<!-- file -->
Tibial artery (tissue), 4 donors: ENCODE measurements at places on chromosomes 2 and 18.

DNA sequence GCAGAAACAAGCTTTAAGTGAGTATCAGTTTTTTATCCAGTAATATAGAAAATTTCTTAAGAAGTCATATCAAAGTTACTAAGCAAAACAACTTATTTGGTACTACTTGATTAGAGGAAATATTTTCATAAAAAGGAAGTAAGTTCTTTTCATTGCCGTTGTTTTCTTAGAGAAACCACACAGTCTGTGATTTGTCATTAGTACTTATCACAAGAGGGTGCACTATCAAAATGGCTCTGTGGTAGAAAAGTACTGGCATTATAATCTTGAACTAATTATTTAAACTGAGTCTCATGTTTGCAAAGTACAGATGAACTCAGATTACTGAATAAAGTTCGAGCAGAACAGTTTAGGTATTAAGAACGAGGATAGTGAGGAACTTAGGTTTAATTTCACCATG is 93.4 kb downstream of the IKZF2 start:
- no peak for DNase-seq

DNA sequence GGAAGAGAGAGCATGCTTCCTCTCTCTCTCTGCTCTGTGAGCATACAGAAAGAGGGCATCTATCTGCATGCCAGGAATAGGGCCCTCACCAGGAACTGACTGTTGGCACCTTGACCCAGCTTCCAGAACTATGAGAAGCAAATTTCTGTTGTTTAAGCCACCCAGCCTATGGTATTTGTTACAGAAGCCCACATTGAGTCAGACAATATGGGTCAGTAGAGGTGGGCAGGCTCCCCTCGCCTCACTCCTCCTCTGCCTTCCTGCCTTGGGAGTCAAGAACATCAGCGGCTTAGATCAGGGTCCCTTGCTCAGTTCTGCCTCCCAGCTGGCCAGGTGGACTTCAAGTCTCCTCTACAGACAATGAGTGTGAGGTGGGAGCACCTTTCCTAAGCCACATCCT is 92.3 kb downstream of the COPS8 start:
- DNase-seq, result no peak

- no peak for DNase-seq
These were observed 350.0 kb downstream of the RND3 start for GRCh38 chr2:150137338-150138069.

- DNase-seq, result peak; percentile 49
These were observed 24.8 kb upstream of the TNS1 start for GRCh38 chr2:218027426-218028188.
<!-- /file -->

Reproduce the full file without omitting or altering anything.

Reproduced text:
Tibial artery (tissue), 4 donors: ENCODE measurements at places on chromosomes 2 and 18.

DNA sequence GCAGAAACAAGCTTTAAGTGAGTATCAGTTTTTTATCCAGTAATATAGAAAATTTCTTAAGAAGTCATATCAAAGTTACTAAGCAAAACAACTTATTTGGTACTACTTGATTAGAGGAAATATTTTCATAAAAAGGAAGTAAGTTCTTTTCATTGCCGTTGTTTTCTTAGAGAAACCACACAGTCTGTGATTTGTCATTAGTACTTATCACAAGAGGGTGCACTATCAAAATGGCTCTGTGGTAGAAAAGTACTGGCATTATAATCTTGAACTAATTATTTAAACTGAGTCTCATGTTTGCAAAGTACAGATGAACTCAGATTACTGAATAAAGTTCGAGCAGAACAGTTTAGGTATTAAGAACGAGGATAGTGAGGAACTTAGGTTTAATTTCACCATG is 93.4 kb downstream of the IKZF2 start:
- no peak for DNase-seq

DNA sequence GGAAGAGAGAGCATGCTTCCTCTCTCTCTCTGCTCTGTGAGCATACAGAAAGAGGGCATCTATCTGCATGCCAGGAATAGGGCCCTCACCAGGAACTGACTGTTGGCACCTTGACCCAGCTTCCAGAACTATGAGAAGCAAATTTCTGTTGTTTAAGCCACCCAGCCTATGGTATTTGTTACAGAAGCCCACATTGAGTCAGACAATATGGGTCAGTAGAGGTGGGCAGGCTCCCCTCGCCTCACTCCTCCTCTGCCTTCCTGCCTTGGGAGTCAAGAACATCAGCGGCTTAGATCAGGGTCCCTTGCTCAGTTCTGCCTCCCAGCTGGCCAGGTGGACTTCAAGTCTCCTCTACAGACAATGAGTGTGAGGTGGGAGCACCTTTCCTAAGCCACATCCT is 92.3 kb downstream of the COPS8 start:
- DNase-seq, result no peak

- no peak for DNase-seq
These were observed 350.0 kb downstream of the RND3 start for GRCh38 chr2:150137338-150138069.

- DNase-seq, result peak; percentile 49
These were observed 24.8 kb upstream of the TNS1 start for GRCh38 chr2:218027426-218028188.